Table 2: Changes in cortical thickness in hydrocephalus patients.
Figure 1: Differences in cortical thickness between hydrocephalus group and control group. Significance was determined by Monte Carlo simulation. Less cortical thickness in hydrocephalus group than in control group is indicated by blue/cool color. . L: left hemisphere. R: right hemisphere.
3.3. Group Differences in FA

Compared with the control group, hydrocephalus patients had a lower FA in the right corpus callosum body (region size = 836 voxels; MNI coordinates = 11, −11, 31; ; and mean FA = [hydrocephalus group] and [control group]). There were no brain regions with increased FA in hydrocephalus patients (Figure 2, Table 3).

Table 3: Changes in FA values in hydrocephalus patients.
Figure 2: Differences in FA values between hydrocephalus group and control group. Significance was determined by t-test. Less FA values in hydrocephalus group than in control group are indicated by red/warm color. . L: left hemisphere. R: right hemisphere.
3.4. Cortical and FA Changes with IQ

In the control group, there were a trend towards a decrease in cortical thickness in the left middle temporal gyrus with increasing linguistic IQ and full scale IQ and a trend towards an increase in cortical thickness in other regions with increasing linguistic IQ, performance IQ, and full scale IQ. In both the control and the hydrocephalus groups, there were a trend towards an increase in cortical thickness in the left rostral middle frontal gyrus with increasing linguistic IQ, performance IQ, and full scale IQ and a trend towards a decrease in FA in the right corpus callosum body with increasing linguistic IQ. Further, in the hydrocephalus group, there was a trend towards a decrease in full scale IQ. By contrast, there was no association of cortical thinning or decreased FA with IQ in either group (Tables 46).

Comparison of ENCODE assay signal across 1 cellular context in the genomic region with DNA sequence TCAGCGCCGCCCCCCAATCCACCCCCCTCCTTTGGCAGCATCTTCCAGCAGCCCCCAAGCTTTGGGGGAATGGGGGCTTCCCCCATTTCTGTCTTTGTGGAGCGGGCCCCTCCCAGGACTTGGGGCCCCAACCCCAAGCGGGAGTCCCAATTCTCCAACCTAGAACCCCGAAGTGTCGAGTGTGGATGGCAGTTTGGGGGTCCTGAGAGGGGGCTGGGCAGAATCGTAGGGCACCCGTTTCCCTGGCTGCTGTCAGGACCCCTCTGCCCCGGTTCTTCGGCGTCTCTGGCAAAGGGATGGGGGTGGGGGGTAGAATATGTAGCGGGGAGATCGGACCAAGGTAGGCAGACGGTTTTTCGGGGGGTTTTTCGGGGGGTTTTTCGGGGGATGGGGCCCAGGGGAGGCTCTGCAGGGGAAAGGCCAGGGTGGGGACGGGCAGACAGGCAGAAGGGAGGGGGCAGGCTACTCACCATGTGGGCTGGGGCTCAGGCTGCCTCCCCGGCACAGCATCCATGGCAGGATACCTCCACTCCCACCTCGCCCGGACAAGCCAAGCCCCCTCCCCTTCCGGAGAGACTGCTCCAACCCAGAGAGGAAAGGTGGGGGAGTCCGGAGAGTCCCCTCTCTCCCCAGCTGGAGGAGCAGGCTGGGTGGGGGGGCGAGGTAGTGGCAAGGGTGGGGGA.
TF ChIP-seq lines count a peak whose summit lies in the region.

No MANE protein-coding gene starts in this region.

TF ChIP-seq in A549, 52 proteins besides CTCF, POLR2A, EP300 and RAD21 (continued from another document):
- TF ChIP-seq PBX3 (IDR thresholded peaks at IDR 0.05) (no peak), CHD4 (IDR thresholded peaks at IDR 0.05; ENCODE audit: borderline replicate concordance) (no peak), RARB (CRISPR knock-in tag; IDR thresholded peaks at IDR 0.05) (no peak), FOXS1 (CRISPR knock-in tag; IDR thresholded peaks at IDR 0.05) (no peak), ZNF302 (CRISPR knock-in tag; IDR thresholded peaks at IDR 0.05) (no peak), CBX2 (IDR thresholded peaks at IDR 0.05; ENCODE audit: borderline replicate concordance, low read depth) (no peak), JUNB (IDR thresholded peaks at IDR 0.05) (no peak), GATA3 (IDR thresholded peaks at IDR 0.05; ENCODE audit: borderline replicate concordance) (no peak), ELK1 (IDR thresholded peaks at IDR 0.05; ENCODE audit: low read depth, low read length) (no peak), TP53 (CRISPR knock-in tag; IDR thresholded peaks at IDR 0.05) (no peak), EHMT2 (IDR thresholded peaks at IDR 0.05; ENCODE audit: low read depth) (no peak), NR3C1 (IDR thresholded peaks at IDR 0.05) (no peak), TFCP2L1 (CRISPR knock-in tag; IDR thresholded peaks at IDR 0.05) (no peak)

Table 4: Relationship between mean cortical thickness of the left middle temporal and IQ.
Table 5: Relationship between mean cortical thickness of the left rostral middle frontal and IQ.
Table 6: Relationship between mean FA of the right corpus callosum body and IQ.

4. Discussion